The poems in his book relate the stories shared by travelers in a group heading from London to Canterbury. The members of the group come from disparate backgrounds, and their tales run the gamut from bawdy comedy to sober religious parables. Pieced together, they provide a picture of life in Medieval England. The larger story, about the trip itself, serves as a frame for this picture.

Though this story-within-a-story framing wasn’t new with Chaucer, his use of it influenced later writers. “Canterbury Tales” is well worth reading, but the Middle English requires some effort. If you want a Chaucer-like read without as many trips to the footnotes, I can recommend a few titles with layered narratives.

  • The Blind Assassin” by Margaret Atwood is about two sisters, one of whom is an author and has died a mysterious death. Her novella, which might provide clues to her demise, is contained within the pages of the larger story. Within the inner novel, readers will find another complete short story – “The Blind Assassin.”
  • Cloud Atlas” by David Mitchell, contains six stories set in different time periods, past and future. The first half of the book provides the beginning of each story, while the second half gives their conclusions, in reverse order. So the sixth story is sandwiched between the pages of the fifth, which is nested within the fourth, etc. All of the narratives connect – the diary of one character falls into the hands of a character in a different story, who writes about it in letters to a friend who ends up with his own tale.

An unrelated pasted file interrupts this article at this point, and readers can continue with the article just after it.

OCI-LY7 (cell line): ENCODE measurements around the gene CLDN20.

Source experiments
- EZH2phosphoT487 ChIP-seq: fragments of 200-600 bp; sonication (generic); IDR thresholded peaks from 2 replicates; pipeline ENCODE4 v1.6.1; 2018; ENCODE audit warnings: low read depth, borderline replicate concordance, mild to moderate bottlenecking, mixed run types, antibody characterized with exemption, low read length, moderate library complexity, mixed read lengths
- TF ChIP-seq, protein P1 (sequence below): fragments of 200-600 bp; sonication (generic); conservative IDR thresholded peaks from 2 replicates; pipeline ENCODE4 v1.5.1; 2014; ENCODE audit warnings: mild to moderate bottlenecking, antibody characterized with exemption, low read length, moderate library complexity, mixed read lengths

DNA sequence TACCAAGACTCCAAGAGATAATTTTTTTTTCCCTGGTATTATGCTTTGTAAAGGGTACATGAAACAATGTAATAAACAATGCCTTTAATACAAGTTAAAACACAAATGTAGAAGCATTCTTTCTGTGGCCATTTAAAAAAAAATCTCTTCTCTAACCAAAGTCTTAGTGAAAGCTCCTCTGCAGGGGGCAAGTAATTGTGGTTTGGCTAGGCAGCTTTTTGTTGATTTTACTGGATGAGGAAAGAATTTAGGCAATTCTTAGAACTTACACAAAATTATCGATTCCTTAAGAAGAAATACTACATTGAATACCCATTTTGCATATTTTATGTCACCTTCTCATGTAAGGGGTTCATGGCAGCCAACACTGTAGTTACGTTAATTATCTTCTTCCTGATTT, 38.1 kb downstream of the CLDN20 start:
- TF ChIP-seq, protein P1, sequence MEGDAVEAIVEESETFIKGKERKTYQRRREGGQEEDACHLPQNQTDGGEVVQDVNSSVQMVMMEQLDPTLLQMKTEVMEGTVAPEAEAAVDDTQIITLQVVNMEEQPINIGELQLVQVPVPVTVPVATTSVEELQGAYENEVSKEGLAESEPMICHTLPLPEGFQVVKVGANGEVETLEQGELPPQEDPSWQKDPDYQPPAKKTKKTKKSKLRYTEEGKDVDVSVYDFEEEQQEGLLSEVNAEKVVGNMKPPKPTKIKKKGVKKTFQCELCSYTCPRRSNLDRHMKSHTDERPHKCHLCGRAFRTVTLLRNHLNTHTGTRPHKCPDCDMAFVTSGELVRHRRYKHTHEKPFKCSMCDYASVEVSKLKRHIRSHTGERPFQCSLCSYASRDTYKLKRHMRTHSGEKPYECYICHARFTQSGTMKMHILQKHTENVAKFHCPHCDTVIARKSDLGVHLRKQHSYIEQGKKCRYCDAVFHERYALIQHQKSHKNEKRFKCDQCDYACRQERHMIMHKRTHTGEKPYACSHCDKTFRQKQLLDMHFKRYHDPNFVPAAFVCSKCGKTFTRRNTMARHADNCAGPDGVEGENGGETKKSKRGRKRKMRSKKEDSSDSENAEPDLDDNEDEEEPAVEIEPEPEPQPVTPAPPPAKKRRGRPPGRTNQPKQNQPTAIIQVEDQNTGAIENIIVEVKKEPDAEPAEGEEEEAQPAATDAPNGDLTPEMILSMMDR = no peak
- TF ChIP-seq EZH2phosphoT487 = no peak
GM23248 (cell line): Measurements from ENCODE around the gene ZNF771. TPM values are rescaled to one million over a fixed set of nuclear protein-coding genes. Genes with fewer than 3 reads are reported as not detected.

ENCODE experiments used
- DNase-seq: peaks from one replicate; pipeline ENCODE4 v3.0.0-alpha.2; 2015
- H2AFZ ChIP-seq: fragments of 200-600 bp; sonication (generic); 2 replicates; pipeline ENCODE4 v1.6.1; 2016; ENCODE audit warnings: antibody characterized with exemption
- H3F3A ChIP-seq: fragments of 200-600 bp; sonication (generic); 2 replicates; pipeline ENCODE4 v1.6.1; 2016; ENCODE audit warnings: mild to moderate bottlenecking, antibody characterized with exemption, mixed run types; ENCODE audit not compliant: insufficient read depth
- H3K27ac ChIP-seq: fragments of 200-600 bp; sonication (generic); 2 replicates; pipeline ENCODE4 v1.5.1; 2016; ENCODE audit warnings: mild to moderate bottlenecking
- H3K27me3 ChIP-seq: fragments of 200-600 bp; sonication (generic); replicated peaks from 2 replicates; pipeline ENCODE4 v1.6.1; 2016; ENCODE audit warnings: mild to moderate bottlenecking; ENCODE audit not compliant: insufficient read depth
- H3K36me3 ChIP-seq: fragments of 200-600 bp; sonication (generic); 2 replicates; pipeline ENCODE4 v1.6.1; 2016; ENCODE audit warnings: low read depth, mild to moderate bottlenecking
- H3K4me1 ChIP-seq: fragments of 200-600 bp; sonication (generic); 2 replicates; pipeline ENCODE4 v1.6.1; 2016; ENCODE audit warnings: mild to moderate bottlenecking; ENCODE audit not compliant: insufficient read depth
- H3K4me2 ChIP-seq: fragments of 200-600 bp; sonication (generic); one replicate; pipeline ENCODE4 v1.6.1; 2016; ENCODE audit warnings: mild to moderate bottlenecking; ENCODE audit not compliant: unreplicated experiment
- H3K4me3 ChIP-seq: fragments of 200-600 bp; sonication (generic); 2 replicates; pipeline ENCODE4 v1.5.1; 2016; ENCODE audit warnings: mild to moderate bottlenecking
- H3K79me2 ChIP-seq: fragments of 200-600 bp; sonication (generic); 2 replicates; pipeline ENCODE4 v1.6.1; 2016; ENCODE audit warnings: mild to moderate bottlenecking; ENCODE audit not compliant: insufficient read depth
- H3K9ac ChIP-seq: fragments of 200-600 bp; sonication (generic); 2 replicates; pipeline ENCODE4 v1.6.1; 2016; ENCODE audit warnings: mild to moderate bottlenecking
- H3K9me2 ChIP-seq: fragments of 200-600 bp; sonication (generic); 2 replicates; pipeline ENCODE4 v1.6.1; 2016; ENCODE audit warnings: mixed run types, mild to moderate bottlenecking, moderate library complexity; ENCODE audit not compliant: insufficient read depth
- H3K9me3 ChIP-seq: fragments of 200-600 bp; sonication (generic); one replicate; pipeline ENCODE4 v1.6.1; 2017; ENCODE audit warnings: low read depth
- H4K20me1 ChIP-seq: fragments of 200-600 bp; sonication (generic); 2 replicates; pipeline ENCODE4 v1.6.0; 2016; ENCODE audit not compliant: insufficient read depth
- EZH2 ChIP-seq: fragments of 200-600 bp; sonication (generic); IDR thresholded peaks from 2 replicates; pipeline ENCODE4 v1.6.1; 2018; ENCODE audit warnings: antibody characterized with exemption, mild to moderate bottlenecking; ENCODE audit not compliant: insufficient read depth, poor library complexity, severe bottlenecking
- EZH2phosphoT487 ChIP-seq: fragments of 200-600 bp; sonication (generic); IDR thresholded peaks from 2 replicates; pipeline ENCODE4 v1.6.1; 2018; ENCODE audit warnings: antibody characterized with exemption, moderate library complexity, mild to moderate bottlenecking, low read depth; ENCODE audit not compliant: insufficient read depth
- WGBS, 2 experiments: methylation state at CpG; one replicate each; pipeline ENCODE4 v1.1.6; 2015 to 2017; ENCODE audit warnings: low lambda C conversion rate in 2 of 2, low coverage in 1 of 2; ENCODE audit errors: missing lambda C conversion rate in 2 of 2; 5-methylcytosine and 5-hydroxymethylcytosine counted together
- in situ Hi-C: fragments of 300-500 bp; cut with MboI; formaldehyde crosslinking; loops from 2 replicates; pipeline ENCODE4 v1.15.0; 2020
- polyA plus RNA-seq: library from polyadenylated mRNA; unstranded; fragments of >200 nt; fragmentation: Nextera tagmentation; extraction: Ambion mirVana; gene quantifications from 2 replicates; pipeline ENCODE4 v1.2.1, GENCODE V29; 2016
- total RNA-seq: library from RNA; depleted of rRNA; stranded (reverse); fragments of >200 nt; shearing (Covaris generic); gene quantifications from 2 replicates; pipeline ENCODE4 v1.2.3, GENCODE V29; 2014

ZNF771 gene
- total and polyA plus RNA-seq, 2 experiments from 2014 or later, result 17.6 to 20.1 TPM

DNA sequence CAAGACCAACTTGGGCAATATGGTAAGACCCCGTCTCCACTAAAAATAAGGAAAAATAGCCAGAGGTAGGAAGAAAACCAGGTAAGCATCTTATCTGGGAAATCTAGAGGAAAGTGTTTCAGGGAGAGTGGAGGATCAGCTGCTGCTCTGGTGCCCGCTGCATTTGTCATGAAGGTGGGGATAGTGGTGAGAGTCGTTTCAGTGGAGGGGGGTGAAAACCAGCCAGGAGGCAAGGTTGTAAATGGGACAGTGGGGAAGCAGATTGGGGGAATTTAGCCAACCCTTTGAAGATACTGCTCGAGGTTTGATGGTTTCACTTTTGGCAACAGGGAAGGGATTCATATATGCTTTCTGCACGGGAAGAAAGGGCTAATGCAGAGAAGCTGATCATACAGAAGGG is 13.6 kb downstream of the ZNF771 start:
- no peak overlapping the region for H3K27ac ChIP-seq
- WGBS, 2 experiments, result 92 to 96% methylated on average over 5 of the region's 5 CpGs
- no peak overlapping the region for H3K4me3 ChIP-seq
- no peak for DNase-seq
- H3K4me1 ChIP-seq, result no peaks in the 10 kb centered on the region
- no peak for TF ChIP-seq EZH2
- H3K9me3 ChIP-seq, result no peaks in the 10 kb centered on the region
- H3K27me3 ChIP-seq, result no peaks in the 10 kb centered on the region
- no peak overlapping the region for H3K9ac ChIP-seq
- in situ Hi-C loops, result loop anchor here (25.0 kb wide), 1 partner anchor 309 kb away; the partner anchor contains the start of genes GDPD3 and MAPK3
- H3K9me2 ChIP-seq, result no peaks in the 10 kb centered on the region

• A Monster Calls” by Patrick Ness and Siobhan Dowd merits its own category as a novel started by one author (Dowd) and, after her death, completed by another (Ness.) 13-year-old Connor lives with his mother, who has cancer. He has been abandoned by his father and is a target of bullies. A monster appears in his dreams and tells him three fables in return for hearing Connor’s own story.

Chaucer understood that each language is worthy of a cultural heritage, even though it takes all languages to make up the world of human communication. All of these authors help us remember that each individual’s story is complete and worthy to be told on its own but is also only one part of the larger picture of humanity.

The post Classics for Everyone: To Canterbury and Beyond appeared first on DBRL Next.

Categories: Book Buzz

Classics for Everyone: To Canterbury and Beyond

DBRL Next - August 8, 2016

book cover for Canterbury TalesIf you’re reading this in English, thank Geoffrey Chaucer. His “Canterbury Tales”, published in 1400, was the first book of poetry written in English, rather than Latin or Italian. By using the common language, he made literature accessible to the common person. Having opened the way for everyone from William Shakespeare to Janet Evanovich, Chaucer can rightly be called the father of English literature.

The poems in his book relate the stories shared by travelers in a group heading from London to Canterbury. The members of the group come from disparate backgrounds, and their tales run the gamut from bawdy comedy to sober religious parables. Pieced together, they provide a picture of life in Medieval England. The larger story, about the trip itself, serves as a frame for this picture.